hoard and home. Crushed the hated ones,

Scots-folk and ship-men

fated fell. The field flowed with blood,

I have heard said, from sun-rise

in morningtime, as mighty star

glided up overground, God’s bright candle,

– the eternal Lord’s – till that noble work

sank to its setting. There lay scores of men

destroyed by darts, Danish warrior

shot over shield. So Scots also

wearied of war. West-Saxons went forth

from morn till night the mounted warriors

pursued enemy people,

the fleeing forces were felled from behind

with swords new-sharpened. The Mercians spurned not

hard hand-play with heroes

that accompanied Anlaf over sea’s surge,

in ship’s shelter sought land,

came fated to fight. Five lay dead

on the killing field, young kings

put to sleep with the sword; so also seven

of Anlaf’s eorls, and unnumbered slain

among sea-men and Scots. So was routed

the Northmen’s lord, by need forced

to take ship with few troops.

compelled to sea , the king set out

on fallow flood, saved his life.

So also the wise one fled away

to his northern country, Constantine,

hoary battle-man; he need not boast

of that meeting of swords. He was severed from kin,

forfeiting friends on that field,

slain at war, and his son left

on the death-ground, destroyed by his wounds,

young warrior. He need not brag,

the white-haired warrior, about sword-wielding,

the artful one, nor Anlaf either;

With their army smashed they need not sneer

that their battle-work was better

on the battlefield where banners crashed

and spears clashed in that meeting of men,

that weapon-wrestle, when on the death-field

they played with Edward’s offspring.

The Northmen went off in nail-bound ships,

sad survivors of spears, on Ding’s mere,

over deep water seeking Dublin,

Ireland again, ashamed in their hearts.

So both brothers together,

king and atheling, their country sought,

the land of Wessex, in war exulting.

They left behind them sharing the lifeless

the dusk-dressed one, the dark raven,

with hard beak of horn, and the hoar-coated one,

white-tailed eagle, enjoying the carrion,

greedy war-hawk, and that grey beast,

the wolf of the wood. Nor was more slaughter

on this isle ever yet,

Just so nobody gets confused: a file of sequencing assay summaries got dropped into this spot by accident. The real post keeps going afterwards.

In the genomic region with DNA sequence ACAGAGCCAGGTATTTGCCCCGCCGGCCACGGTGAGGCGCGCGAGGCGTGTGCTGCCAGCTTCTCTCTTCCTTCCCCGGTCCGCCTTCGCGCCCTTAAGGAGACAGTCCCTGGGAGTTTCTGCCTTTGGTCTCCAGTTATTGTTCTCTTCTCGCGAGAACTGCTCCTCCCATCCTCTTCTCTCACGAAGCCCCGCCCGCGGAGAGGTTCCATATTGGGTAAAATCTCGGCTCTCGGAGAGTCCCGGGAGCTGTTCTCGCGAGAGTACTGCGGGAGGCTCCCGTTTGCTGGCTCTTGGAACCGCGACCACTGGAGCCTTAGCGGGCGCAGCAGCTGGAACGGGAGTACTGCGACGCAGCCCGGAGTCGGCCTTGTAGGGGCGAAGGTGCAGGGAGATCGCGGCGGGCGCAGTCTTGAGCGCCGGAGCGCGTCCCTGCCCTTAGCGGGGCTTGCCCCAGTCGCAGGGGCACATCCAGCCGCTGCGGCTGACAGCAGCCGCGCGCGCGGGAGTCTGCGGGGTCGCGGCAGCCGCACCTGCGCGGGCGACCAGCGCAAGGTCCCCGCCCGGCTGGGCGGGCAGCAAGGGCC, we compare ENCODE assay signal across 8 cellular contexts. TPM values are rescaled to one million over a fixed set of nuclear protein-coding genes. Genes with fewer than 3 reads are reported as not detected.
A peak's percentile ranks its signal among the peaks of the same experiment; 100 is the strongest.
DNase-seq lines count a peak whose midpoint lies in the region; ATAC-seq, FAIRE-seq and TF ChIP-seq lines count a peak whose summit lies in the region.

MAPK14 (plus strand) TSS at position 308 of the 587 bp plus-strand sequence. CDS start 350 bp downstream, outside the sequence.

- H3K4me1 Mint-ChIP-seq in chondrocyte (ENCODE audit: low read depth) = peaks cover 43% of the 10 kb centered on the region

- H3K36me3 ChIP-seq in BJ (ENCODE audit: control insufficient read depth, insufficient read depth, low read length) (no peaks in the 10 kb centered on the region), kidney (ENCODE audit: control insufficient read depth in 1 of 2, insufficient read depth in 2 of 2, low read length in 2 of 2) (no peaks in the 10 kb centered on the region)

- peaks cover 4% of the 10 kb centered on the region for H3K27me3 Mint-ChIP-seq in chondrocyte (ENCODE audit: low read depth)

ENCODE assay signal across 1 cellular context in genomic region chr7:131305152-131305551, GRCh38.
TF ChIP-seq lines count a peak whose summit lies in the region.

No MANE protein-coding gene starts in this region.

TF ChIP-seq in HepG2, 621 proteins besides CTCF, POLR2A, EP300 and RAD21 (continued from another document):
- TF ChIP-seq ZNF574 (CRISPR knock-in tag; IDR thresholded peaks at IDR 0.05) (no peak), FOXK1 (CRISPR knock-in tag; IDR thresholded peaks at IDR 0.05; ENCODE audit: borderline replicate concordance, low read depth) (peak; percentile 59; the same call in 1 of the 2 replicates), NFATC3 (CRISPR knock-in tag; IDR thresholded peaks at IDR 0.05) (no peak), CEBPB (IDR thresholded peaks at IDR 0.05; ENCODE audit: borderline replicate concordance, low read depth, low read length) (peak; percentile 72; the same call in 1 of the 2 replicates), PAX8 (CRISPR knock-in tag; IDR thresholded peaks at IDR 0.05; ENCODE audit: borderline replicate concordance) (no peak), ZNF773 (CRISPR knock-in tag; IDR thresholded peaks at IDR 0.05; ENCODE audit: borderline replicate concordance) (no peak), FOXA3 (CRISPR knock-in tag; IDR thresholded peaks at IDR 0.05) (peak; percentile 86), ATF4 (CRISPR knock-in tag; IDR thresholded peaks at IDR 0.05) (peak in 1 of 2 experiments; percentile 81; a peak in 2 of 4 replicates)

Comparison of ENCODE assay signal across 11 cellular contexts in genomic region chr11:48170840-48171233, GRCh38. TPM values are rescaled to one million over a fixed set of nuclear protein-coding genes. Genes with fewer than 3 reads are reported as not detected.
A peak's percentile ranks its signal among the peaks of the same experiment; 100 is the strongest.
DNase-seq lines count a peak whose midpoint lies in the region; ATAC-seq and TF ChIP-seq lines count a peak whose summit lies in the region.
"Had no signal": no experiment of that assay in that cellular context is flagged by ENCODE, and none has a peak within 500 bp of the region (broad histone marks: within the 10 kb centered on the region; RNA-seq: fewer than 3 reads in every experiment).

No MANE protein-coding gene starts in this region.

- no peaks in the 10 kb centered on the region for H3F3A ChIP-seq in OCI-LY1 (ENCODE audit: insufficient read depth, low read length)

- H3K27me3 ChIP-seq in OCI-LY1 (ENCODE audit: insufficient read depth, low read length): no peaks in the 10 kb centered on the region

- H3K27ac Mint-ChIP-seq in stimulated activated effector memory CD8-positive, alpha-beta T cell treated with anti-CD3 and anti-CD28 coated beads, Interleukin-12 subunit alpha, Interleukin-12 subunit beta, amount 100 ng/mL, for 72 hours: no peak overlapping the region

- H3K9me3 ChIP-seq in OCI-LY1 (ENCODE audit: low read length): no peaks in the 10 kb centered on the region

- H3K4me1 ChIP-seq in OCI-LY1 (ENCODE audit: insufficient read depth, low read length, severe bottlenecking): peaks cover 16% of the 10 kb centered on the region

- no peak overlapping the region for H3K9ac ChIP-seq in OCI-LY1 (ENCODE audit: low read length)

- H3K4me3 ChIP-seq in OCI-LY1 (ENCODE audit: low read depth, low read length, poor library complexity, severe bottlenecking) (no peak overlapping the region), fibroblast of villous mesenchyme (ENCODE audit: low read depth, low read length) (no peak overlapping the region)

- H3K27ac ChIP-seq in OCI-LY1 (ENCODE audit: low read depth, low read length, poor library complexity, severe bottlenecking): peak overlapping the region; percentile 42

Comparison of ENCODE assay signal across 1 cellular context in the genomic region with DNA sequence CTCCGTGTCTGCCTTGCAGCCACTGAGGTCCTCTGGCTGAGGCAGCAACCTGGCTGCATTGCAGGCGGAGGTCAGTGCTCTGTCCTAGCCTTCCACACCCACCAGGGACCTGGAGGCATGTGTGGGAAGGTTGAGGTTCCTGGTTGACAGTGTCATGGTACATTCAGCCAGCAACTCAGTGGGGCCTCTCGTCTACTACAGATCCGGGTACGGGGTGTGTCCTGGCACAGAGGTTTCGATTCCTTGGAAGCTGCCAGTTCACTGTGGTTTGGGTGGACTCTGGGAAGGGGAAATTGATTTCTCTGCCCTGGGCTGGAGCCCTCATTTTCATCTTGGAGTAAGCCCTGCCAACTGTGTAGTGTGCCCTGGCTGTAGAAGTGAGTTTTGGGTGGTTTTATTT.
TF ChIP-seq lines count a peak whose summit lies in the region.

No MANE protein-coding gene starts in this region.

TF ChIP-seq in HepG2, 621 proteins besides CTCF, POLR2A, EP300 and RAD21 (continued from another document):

so many folk felled, before this

sword battle, as say the books,

the old wise men, since from the east

Angle and Saxon arrived together

over broad briny seeking Britain,

proud warriors who worsted the Welsh,

eager for glory, and gained a land.

  1. Ironically, it is Æthelstan who, in the year preceding Brunanburh sealed England’s fate. In 936. he bade his god-brother Duke Alan II (“the Fox”) of Brittany godspeed on a mission to recover Brittany from the Vikings.
    Alan was so successful that the surviving Loire Vikings ceased to be a threat and the power of the Seine Vikings (Normans) collapsed.
    On seeing Alan’s initial successes and how these were already nicely distracting the Viking hordes, King Louis IV of France also returned from exile in Æthelstan’s court, seized Normandy, and captured the infant heir to the Norman leadership, Richard I, Count of Rouen.
    In time, Richard I allied with neighbouring counts and recovered Normandy, as the Carolingian Empire collapsed and France was wracked with internal conflict.
    The Normans learnt from their experience with the Bretons that it was safer to ally with them than to occupy their land. The Breton Dukes in their own wisdom chose marital alliances with the Dukes of Normandy and the Counts of Maine, Anjou and Blois. Once Flanders entered the mix, the stage was set for conquest, either of France or of England.
    If Æthelstan had kept Alan and Louis in England instead of facilitating their return to their homelands, Brittany would have ceased to be an entity, France would have remained weak, and William the Conqueror would never have been born. England would have faced continued Viking raids, and direct threats from Denmark, but nothing as transformational as the Norman Conquest. Brunanburh and the reign of King Canute both proved that England could have weathered anything less.
    As to why we don’t still speak like the narrators of Beowulf, the Battle of Maldon, and the Battle of Brunanburh, one might as well ask why we don’t speak like William Shakespeare? Same language, Modern English, yes? But the cadences, vocabulary and styles of Shakespeare’s plays and poems are dramatically 🙂 different from our everyday 21st century speech. For that matter, no-one is Shakespeare’s time spoke like his scripts, possibly excepting Queen Elizabeth I, who was probably reading a script herself when she spoke of having the body of a woman, but the heart of a king of England. And that, I suspect, is the answer.

  2. justbod says:

    Great article – Thank you!

  3. tremendous poem in the original, and pretty good in Tennyson’s translation. John Osborne’s version lacks impact.